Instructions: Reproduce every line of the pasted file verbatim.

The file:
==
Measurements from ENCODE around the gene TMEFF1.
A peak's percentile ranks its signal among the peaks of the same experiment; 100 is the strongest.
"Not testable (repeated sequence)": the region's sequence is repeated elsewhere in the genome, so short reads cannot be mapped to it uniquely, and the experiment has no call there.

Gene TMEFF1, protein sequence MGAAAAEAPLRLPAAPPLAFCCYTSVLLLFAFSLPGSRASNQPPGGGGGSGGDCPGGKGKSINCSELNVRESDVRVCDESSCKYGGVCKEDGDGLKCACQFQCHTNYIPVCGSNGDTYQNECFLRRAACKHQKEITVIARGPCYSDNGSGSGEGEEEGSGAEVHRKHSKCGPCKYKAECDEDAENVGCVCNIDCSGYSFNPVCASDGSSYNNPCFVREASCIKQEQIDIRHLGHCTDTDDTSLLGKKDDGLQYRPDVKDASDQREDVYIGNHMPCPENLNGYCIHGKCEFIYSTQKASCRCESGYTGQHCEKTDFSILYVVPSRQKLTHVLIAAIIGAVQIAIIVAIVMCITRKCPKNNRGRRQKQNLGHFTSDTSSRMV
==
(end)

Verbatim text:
Measurements from ENCODE around the gene TMEFF1.
A peak's percentile ranks its signal among the peaks of the same experiment; 100 is the strongest.
"Not testable (repeated sequence)": the region's sequence is repeated elsewhere in the genome, so short reads cannot be mapped to it uniquely, and the experiment has no call there.

Gene TMEFF1, protein sequence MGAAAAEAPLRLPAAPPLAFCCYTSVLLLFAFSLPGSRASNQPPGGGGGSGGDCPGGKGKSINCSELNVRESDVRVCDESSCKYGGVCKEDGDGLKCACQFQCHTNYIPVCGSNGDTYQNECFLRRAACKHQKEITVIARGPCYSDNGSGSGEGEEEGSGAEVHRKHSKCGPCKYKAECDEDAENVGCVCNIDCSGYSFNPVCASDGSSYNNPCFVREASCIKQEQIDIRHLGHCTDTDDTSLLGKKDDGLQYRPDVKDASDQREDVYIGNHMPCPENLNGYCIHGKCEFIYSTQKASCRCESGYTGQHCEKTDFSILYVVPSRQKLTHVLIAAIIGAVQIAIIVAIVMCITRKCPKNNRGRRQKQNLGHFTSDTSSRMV